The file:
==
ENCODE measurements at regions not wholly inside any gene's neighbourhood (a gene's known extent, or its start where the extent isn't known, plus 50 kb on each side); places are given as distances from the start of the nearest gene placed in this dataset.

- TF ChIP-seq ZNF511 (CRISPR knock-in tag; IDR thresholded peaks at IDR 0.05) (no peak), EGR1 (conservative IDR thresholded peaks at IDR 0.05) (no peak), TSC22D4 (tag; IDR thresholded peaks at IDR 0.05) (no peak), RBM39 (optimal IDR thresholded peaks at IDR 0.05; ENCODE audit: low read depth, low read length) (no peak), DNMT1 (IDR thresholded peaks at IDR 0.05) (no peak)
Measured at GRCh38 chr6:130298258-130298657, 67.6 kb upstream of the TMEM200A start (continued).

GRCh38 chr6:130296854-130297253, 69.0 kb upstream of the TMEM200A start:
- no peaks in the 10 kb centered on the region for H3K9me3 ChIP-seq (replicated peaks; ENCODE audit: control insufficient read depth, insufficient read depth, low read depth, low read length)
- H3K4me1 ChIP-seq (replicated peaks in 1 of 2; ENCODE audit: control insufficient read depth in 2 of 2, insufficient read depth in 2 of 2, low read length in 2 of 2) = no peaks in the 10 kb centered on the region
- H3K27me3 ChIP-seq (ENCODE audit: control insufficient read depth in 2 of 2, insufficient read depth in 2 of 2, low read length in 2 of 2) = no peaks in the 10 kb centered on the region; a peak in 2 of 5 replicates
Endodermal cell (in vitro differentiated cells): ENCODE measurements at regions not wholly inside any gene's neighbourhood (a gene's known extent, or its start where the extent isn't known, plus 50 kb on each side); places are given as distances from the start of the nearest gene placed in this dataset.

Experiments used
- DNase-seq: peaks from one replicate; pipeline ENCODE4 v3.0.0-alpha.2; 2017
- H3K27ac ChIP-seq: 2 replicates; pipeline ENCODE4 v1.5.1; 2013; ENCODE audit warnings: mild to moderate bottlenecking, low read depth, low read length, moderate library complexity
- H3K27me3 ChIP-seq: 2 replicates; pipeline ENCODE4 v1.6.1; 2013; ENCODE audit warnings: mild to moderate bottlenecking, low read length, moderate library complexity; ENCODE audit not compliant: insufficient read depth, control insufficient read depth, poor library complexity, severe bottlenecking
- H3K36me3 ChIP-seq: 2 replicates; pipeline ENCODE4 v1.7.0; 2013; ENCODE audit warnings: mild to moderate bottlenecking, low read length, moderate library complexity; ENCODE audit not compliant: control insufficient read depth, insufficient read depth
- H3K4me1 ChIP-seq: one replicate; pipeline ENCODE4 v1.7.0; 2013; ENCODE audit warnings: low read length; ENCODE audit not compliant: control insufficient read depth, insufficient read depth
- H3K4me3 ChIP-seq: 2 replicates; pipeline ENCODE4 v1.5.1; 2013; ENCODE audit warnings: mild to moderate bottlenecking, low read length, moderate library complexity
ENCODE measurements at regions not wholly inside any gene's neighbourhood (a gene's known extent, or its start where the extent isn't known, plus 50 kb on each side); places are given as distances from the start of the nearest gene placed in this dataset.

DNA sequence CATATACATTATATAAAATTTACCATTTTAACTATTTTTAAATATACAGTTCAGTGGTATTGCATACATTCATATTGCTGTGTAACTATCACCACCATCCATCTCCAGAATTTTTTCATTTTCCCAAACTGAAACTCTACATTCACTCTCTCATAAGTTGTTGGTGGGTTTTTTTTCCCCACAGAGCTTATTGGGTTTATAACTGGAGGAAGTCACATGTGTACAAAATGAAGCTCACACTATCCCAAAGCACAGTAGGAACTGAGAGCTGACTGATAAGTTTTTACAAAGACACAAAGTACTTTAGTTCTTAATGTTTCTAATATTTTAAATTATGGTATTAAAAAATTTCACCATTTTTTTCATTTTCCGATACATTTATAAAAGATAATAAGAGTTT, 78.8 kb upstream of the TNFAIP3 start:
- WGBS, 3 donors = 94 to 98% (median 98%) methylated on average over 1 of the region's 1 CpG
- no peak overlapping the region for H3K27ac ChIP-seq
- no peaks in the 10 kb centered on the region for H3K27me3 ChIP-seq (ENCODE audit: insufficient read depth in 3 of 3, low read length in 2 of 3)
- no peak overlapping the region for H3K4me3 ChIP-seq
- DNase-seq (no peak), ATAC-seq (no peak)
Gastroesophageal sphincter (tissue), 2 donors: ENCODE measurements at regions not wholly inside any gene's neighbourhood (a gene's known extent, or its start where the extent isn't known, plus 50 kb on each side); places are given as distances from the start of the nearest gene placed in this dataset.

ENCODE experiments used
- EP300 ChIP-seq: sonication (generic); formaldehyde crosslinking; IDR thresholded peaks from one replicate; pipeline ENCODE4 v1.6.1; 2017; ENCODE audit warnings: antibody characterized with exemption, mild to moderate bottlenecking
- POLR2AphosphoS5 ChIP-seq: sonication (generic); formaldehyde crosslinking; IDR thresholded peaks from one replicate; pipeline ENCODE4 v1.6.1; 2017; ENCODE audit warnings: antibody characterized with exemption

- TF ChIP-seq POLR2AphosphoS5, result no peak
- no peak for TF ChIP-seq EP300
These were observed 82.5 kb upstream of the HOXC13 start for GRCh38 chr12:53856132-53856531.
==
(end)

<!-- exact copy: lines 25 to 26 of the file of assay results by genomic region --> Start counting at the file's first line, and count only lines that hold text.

- EP300 ChIP-seq: sonication (generic); formaldehyde crosslinking; IDR thresholded peaks from one replicate; pipeline ENCODE4 v1.6.1; 2017; ENCODE audit warnings: antibody characterized with exemption, mild to moderate bottlenecking
- POLR2AphosphoS5 ChIP-seq: sonication (generic); formaldehyde crosslinking; IDR thresholded peaks from one replicate; pipeline ENCODE4 v1.6.1; 2017; ENCODE audit warnings: antibody characterized with exemption